Commissioner Tim Lennon said the courthouse has been a topic of conversation for decades.
“I’ve come to find over the years, really, the only purpose-built facilities in this county were the (Geauga County Safety Center) and the original courthouse. Everything else was just — let’s find some space and make it work,” Lennon said, adding over the years, it’s become increasingly difficult to maintain buildings and ensure they are safe and secure.
Lennon said part of the goal with the construction of the new county building at the corner of Merritt Road and Ravenwood Drive in Claridon Township has been to reduce the county’s footprint and move into viable, efficient buildings that can carry the county into the next 75 or 100 years. Achieving that without asking the voters for an increase in sales tax, or a levy, is something Lennon said he is the most proud of, and new leadership in the city makes him comfortable moving forward now.
“I think there’s a different attitude now of working together with Chardon,” Lennon said. “Obviously, we want to see the city do well, we want to see the county do well. We both have needs that need (to be) addressed up there. And I look forward to working with Chardon on this.”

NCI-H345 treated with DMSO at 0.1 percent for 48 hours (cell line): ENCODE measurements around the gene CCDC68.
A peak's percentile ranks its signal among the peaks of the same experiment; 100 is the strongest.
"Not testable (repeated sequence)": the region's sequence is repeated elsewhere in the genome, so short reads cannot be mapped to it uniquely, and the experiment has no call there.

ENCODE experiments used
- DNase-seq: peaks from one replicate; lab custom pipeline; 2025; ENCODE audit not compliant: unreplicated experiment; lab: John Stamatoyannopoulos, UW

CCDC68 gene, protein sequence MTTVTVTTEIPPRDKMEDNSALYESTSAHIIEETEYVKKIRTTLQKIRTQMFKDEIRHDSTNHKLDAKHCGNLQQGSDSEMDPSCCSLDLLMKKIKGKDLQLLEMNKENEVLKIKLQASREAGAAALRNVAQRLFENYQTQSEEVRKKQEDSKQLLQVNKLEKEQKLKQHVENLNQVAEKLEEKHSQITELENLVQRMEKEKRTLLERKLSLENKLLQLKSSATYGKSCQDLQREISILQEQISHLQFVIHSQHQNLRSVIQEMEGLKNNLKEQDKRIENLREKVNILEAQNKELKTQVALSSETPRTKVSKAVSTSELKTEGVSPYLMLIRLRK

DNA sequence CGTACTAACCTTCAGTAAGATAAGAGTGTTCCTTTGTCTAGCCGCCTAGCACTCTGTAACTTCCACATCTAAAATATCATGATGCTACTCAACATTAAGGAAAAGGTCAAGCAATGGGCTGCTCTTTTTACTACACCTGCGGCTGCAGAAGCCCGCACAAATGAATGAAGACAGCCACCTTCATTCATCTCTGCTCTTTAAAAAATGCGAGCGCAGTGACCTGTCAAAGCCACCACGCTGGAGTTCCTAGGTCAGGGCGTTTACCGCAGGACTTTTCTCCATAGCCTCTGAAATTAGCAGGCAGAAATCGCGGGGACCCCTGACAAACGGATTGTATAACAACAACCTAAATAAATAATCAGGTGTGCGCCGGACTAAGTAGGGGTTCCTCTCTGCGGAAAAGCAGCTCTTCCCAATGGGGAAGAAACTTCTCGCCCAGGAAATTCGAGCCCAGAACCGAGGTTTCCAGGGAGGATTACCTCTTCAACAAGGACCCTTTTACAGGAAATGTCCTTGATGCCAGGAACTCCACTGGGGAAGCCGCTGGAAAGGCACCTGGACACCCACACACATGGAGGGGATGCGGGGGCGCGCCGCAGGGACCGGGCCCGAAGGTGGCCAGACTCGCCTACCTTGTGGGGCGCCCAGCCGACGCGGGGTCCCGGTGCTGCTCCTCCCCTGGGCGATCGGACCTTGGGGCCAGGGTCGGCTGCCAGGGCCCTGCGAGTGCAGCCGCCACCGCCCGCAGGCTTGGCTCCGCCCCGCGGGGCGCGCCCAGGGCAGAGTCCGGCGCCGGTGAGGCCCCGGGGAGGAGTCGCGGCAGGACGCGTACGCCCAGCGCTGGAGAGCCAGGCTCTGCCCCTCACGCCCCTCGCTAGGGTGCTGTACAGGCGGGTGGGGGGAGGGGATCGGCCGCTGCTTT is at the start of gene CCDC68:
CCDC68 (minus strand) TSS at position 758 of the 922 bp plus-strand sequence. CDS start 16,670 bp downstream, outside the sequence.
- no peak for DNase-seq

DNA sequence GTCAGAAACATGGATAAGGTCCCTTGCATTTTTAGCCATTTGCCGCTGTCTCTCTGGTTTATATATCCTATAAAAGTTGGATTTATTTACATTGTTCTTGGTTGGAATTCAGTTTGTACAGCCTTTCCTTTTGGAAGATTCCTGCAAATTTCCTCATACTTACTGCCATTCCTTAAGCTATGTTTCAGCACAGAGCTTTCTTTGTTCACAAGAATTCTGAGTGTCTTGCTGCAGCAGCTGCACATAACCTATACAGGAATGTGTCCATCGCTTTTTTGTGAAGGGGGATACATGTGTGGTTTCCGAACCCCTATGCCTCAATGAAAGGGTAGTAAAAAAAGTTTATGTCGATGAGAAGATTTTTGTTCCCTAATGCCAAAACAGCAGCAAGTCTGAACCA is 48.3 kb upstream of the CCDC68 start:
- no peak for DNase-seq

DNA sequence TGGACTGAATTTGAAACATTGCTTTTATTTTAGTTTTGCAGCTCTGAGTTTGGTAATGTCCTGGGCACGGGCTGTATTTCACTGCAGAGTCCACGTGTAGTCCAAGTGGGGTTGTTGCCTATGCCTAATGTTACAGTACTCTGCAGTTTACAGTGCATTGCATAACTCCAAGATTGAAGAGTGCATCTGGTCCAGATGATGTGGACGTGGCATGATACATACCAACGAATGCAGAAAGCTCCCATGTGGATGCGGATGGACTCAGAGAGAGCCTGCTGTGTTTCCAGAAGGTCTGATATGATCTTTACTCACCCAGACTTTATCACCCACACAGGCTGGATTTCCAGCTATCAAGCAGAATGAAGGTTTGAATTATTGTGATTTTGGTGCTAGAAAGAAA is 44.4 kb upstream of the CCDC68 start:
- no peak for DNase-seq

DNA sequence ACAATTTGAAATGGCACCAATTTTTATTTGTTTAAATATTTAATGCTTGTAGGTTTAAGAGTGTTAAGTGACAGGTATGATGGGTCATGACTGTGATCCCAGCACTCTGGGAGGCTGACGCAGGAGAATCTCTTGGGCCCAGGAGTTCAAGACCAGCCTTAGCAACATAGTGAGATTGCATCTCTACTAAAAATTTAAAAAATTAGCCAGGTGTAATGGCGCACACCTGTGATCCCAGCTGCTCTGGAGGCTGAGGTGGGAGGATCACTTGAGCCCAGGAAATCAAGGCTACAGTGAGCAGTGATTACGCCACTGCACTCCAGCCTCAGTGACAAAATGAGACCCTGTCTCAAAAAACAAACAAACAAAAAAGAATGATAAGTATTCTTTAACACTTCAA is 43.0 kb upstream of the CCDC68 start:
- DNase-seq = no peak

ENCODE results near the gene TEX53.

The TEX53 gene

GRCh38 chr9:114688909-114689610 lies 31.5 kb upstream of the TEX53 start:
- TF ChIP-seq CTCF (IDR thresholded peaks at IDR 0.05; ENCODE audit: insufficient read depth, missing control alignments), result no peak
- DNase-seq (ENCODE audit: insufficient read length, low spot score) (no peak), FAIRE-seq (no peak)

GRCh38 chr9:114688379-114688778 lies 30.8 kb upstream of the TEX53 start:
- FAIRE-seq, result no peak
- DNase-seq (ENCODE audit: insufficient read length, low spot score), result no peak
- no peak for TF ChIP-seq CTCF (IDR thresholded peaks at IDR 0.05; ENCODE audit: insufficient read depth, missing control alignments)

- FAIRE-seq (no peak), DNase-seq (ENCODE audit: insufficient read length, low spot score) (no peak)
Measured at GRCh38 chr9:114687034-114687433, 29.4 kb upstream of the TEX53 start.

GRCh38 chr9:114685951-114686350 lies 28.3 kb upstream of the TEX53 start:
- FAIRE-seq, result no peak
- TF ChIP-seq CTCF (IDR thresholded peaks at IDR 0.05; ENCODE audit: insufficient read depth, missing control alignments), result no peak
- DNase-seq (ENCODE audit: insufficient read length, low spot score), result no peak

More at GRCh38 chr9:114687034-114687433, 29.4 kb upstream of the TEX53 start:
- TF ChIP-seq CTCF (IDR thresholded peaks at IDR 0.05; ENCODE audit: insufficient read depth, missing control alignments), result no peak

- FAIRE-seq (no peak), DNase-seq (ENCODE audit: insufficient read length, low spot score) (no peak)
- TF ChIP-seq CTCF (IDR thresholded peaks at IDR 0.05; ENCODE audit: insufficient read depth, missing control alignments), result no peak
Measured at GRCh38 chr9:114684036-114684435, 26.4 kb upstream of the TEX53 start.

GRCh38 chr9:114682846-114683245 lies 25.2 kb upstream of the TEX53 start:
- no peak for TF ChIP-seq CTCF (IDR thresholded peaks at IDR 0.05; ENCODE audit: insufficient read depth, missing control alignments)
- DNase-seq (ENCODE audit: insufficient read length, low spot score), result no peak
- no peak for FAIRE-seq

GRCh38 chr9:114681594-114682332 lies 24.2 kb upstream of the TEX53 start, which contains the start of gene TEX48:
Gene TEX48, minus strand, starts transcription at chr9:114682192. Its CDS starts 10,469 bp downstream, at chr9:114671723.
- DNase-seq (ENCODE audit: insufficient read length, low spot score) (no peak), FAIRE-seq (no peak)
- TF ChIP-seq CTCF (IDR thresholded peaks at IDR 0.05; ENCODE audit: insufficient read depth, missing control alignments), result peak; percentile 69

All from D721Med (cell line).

Commissioner Ralph Spidalieri was not present.
In an email after the county meeting, Chardon Mayor Chris Grau said the city is extraordinarily pleased with the agreement, which will result in expansion and improvements to the historic courthouse on Chardon Square and ensure Chardon remains the seat of justice in the county.
“As mayor, I want to recognize the teamwork approach by Chardon City Council, our staff and legal representation, all of whom helped define our objectives with this successful conclusion for both our city and the county,” Grau said. “We eagerly look forward to sharing the entire scope of this monumental cooperation between our city and Geauga County.”
Chardon authorized City Manager Randy Sharpe to move forward with the settlement during a special meeting May 4.
A Century of Neglect
Over the years, the county has made decisions about the courthouse property that have impacted the city, Flaiz said. Most recently, the county has been planning to move into “phase two” of their efforts to centralize and modernize county facilities, as phase one — a new county facility at Merritt Road and Ravenwood Drive in Claridon Township — approaches the finish line.